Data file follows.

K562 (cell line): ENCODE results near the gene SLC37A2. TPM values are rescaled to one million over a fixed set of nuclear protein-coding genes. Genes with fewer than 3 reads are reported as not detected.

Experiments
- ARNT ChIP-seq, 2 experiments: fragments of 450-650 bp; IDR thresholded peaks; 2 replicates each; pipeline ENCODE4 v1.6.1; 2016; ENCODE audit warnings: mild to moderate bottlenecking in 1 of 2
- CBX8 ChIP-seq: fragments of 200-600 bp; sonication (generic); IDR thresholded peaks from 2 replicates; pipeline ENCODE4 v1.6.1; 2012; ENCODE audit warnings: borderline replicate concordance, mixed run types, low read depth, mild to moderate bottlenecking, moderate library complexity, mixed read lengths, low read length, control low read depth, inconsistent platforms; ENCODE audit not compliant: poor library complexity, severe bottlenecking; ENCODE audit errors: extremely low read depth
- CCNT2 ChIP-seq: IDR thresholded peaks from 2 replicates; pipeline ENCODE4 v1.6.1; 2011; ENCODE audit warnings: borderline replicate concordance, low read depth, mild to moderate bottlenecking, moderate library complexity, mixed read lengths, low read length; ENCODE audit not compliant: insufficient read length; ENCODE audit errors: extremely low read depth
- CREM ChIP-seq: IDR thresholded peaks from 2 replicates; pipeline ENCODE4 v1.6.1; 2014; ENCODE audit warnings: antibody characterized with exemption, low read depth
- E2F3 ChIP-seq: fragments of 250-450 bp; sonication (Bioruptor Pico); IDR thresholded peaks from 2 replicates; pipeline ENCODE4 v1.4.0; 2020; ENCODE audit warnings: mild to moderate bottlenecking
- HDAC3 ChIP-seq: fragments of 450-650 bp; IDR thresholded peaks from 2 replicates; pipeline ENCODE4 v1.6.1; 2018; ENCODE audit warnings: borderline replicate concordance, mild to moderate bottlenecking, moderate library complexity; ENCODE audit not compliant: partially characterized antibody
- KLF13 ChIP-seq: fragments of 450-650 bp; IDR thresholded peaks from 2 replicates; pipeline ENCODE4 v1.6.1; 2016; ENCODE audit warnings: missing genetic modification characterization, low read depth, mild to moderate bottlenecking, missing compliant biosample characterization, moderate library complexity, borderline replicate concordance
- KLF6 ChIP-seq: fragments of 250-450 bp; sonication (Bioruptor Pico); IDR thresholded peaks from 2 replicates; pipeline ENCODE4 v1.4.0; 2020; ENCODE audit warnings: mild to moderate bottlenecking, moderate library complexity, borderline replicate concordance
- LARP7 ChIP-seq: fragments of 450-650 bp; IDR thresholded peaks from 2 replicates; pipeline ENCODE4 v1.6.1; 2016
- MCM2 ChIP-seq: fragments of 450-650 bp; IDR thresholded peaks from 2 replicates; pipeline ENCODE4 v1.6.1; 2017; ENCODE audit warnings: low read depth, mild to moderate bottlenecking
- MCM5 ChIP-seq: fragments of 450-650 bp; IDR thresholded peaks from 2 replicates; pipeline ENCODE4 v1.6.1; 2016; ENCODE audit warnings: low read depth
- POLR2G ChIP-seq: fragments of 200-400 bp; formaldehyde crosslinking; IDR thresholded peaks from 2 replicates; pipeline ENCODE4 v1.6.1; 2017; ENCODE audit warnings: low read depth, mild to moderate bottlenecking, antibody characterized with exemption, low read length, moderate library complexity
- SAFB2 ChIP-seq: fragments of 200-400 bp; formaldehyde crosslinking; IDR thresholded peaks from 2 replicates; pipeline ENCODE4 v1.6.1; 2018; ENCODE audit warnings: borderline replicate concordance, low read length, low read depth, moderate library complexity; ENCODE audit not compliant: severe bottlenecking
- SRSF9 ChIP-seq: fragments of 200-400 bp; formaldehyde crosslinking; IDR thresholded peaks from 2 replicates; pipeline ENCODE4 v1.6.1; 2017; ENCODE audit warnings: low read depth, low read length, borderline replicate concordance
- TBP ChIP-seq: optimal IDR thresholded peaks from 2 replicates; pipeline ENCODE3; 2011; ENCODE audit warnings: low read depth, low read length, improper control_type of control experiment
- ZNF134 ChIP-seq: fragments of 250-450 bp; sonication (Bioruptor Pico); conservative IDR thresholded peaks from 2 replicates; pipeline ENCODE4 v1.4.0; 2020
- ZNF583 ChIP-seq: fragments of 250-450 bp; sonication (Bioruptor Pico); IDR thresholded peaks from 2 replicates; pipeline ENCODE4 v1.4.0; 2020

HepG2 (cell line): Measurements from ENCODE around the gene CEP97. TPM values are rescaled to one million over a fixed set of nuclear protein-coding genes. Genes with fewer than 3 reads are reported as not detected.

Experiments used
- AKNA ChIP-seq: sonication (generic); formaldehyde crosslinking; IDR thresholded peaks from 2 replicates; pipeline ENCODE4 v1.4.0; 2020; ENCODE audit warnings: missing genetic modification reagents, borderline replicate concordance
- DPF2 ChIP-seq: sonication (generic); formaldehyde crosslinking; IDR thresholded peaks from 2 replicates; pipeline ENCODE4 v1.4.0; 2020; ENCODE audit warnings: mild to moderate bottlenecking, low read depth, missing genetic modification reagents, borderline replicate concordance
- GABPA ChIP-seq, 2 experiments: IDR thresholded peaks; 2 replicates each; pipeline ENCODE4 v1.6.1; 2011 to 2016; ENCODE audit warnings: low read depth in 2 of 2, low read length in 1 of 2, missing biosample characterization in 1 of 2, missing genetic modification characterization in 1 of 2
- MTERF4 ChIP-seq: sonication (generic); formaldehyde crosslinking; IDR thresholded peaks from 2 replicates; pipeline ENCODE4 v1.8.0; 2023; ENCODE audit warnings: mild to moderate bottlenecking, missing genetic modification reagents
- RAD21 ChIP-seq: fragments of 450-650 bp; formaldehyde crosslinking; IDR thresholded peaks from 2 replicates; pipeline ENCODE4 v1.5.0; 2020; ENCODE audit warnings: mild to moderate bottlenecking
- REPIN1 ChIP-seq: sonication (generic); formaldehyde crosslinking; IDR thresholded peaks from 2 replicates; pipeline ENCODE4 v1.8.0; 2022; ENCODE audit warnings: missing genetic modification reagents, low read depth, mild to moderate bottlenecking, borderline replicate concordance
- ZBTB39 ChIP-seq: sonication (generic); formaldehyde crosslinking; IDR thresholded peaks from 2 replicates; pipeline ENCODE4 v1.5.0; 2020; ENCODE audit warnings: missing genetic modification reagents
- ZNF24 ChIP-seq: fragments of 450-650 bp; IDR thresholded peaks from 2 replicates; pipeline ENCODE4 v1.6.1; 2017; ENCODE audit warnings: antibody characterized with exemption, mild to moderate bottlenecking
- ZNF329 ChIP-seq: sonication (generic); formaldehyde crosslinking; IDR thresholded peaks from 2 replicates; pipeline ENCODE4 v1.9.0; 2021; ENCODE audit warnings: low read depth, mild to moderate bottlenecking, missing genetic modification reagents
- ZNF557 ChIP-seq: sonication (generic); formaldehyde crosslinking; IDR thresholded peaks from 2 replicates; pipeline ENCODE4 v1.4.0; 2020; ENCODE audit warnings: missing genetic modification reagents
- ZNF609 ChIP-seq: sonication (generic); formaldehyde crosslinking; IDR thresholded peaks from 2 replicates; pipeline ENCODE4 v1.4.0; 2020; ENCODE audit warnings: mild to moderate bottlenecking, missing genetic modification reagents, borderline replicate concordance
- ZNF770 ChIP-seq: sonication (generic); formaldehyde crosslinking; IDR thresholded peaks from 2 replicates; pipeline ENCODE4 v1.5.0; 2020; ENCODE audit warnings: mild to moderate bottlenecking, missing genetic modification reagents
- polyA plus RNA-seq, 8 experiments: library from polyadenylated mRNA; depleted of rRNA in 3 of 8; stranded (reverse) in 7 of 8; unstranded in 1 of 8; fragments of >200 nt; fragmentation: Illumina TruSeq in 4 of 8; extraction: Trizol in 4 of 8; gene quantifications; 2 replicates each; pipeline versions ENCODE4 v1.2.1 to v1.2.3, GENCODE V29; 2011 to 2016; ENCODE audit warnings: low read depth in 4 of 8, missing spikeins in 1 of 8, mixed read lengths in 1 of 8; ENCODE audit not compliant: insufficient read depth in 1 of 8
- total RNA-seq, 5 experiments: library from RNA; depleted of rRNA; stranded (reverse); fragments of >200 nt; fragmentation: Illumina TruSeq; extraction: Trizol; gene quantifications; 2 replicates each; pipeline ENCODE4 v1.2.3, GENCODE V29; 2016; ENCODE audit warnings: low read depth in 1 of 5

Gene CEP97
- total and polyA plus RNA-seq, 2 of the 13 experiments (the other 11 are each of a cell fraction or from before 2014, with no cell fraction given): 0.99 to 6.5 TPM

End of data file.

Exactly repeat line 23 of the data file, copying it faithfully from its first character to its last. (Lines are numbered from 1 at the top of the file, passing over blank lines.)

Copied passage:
- DPF2 ChIP-seq: sonication (generic); formaldehyde crosslinking; IDR thresholded peaks from 2 replicates; pipeline ENCODE4 v1.4.0; 2020; ENCODE audit warnings: mild to moderate bottlenecking, low read depth, missing genetic modification reagents, borderline replicate concordance